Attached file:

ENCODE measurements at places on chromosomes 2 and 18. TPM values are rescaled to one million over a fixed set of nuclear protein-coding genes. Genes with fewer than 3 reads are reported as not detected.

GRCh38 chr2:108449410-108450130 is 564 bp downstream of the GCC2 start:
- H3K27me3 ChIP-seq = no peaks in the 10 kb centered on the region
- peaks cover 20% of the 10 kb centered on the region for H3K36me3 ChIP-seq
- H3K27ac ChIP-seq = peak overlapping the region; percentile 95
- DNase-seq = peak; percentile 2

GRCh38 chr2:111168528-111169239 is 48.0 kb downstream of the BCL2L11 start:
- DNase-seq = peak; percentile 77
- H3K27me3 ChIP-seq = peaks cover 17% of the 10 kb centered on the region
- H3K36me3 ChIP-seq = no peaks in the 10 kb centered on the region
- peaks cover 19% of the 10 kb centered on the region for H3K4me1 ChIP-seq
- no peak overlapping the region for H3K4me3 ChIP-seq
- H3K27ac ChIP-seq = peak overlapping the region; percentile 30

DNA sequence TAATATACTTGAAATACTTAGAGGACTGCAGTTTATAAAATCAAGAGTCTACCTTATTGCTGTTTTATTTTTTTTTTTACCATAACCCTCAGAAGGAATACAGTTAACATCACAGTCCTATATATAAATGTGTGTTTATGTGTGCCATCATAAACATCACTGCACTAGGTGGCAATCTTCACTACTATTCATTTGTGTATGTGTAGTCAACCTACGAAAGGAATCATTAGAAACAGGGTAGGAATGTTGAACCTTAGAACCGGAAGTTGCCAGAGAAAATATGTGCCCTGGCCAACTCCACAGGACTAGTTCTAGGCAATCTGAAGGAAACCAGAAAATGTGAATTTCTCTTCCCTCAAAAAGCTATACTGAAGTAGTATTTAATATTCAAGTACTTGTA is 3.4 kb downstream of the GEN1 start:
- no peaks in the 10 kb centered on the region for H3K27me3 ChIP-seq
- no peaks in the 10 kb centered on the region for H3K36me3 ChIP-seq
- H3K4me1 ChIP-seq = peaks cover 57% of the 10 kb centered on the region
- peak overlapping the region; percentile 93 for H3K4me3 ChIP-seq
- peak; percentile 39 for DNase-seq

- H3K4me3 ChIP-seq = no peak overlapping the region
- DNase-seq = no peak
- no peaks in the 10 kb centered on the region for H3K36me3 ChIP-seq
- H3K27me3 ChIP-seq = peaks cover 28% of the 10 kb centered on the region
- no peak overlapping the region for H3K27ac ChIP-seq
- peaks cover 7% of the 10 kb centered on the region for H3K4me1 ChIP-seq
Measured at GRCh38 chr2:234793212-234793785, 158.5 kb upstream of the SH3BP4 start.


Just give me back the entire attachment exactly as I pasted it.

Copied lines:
ENCODE measurements at places on chromosomes 2 and 18. TPM values are rescaled to one million over a fixed set of nuclear protein-coding genes. Genes with fewer than 3 reads are reported as not detected.

GRCh38 chr2:108449410-108450130 is 564 bp downstream of the GCC2 start:
- H3K27me3 ChIP-seq = no peaks in the 10 kb centered on the region
- peaks cover 20% of the 10 kb centered on the region for H3K36me3 ChIP-seq
- H3K27ac ChIP-seq = peak overlapping the region; percentile 95
- DNase-seq = peak; percentile 2

GRCh38 chr2:111168528-111169239 is 48.0 kb downstream of the BCL2L11 start:
- DNase-seq = peak; percentile 77
- H3K27me3 ChIP-seq = peaks cover 17% of the 10 kb centered on the region
- H3K36me3 ChIP-seq = no peaks in the 10 kb centered on the region
- peaks cover 19% of the 10 kb centered on the region for H3K4me1 ChIP-seq
- no peak overlapping the region for H3K4me3 ChIP-seq
- H3K27ac ChIP-seq = peak overlapping the region; percentile 30

DNA sequence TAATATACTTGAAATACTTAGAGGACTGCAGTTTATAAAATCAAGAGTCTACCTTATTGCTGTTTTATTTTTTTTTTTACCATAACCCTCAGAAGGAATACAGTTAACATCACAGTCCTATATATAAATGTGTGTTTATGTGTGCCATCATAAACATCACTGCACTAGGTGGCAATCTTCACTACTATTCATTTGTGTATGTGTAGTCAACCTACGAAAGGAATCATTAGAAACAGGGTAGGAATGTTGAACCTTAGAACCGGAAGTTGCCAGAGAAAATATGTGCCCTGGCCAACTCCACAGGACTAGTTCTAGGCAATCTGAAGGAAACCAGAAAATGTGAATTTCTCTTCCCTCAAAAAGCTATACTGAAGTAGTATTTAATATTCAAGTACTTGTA is 3.4 kb downstream of the GEN1 start:
- no peaks in the 10 kb centered on the region for H3K27me3 ChIP-seq
- no peaks in the 10 kb centered on the region for H3K36me3 ChIP-seq
- H3K4me1 ChIP-seq = peaks cover 57% of the 10 kb centered on the region
- peak overlapping the region; percentile 93 for H3K4me3 ChIP-seq
- peak; percentile 39 for DNase-seq

- H3K4me3 ChIP-seq = no peak overlapping the region
- DNase-seq = no peak
- no peaks in the 10 kb centered on the region for H3K36me3 ChIP-seq
- H3K27me3 ChIP-seq = peaks cover 28% of the 10 kb centered on the region
- no peak overlapping the region for H3K27ac ChIP-seq
- peaks cover 7% of the 10 kb centered on the region for H3K4me1 ChIP-seq
Measured at GRCh38 chr2:234793212-234793785, 158.5 kb upstream of the SH3BP4 start.